A third, Joseph Rainone, 45, has a criminal record dating back to at least 1997, and served two separate prison terms in domestic harassment cases. Most recently, he spent about a year and a half in prison after a 2004 criminal contempt conviction -- he had repeatedly telephoned a woman despite a judge's order not to contact her.


The small deli on Amboy Road, in the middle of busy Great Kills town, was just one spot where prescription drugs were being hawked, law enforcement officials said. The deli was closed yesterday, with newspaper deliveries sitting abandoned on the sidewalk outside.

The windows were plastered with advertisements for cold cut specials and the promise of an ATM inside the store -- but there was no mention of the $20-a-pill enterprise the district attorney's office and police commissioner alleged was going on at the store.

Deli owner Syed Rashid, or "Sam," 49, of the 200-block of Koch Blvd., Annadale, is charged with three counts of third-degree criminal sale of a controlled substance.

A law enforcement source said the deli was packed full of customers in the middle of the night when it was raided by police Thursday, leading to several misdemeanor charges for drug possession. In the back room, police found a "drug den," the source said, which included 100 glassine bags of heroine and 30 syringes.

"There's children that go into the deli to buy potato chips, to buy soda," Donovan said.

It's not the first time the deli has been in the news. It came under scrutiny in December, when Fox 5 aired a report alleging that underage customers were able to get the now-banned caffeine-booze mixture Four Loko there.

"We're going to try to take measures to close this establishment down for good," Donovan said.

Also charged is Rashid's daughter, Farha -- who made the dean's list at Wagner College in 2008.

Farha Rashid and her mother, Zareena Rashid, both face misdemeanor drug possession charges -- a law enforcement source said they were both present when detectives raided Rashid's house and found drugs.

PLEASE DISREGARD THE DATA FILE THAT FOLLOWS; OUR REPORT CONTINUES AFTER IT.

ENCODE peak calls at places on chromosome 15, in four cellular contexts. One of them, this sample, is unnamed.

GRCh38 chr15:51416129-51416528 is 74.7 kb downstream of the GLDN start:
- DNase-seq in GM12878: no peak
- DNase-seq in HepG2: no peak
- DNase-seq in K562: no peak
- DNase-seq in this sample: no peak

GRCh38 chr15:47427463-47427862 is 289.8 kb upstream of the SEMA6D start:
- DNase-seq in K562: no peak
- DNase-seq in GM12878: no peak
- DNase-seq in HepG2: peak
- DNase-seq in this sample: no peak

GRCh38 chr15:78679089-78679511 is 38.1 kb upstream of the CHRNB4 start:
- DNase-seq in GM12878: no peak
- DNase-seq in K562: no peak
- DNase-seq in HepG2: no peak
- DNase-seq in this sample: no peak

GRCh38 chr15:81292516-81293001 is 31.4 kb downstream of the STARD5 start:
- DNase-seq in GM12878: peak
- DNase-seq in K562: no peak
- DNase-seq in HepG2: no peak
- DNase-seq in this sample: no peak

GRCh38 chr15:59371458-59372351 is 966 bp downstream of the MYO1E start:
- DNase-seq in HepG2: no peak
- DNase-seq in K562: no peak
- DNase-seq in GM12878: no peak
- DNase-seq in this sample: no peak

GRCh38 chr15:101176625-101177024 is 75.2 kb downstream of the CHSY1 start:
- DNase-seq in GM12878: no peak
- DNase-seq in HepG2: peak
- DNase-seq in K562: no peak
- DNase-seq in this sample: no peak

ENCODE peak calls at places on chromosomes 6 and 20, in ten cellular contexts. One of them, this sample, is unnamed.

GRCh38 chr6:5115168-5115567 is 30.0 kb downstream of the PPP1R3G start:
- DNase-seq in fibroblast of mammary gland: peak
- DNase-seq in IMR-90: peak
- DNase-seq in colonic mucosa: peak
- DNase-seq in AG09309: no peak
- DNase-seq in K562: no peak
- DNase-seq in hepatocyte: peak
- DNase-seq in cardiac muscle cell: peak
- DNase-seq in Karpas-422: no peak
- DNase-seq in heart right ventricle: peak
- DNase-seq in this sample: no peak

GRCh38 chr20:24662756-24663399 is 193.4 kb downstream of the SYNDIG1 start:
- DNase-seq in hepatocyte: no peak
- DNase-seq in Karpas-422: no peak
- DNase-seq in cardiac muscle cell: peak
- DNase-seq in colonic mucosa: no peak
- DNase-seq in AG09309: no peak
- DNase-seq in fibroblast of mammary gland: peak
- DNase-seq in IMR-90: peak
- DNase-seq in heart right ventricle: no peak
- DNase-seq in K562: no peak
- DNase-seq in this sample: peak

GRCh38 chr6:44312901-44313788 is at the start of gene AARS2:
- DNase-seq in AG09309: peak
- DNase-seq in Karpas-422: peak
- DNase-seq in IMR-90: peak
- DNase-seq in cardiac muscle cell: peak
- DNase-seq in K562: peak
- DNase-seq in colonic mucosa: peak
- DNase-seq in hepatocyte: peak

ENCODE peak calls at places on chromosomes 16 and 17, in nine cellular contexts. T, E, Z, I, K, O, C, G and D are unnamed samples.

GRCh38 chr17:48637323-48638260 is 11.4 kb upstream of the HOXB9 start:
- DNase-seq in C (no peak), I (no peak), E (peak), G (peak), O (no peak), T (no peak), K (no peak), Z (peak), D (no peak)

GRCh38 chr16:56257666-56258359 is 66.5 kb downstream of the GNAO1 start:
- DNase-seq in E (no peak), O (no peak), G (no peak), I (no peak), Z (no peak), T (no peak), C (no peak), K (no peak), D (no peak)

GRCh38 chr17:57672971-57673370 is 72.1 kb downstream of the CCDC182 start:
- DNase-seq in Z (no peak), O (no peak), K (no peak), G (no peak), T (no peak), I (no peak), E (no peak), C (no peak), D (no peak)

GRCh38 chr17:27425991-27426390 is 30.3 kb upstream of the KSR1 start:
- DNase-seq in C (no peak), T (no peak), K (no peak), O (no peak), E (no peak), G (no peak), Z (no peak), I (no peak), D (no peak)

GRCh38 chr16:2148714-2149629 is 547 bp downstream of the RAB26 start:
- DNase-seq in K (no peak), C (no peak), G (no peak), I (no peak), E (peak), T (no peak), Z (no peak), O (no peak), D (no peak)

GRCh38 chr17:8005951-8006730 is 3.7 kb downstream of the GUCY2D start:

Authorities were tipped off to the deli operation through the South Shore Merchants Association, the group that handed out the "Thanks for Shopping in Great Kills" sign that can still be seen at Nel-Boy Bagels.

"It provides additional security for the towns and fosters communication and cooperation between the merchants, and the NYPD and the district attorney's office," said Councilman Vincent Ignizio (R-South Shore), who spearheaded the program.

He said he was thrilled with the success of the new program, and said the arrests should send a strong message. "Don't be selling this stuff in our local communities, because you will be met with harsh penalties, and you will be arrested," Ignizio said.
In all, undercover detectives with the NYPD's Staten Island Narcotics Bureau purchased 2,500 Oxycodone, 368 Percocet and 245 Xanax pills, 300 grams of cocaine and the two firearms from various defendants. They also seized 100 glassine bags of heroine, eight ounces of marijuana and six vehicles during the execution of search warrants.

Seventeen people face felony charges, and another eight face misdemeanor possession charges as a result of the sweep.

While people shopping and working near the deli wouldn't comment on the arrest -- one man said he wasn't trying to "make enemies" in the neighborhood -- Donovan said neighbors should step forward if they see something wrong. Tipsters can always remain anonymous, he said.

"There's more good people in the world than there are bad people," Donovan said. "And if the good people band together and stop tolerating bad behavior from those very few...we'll be victorious."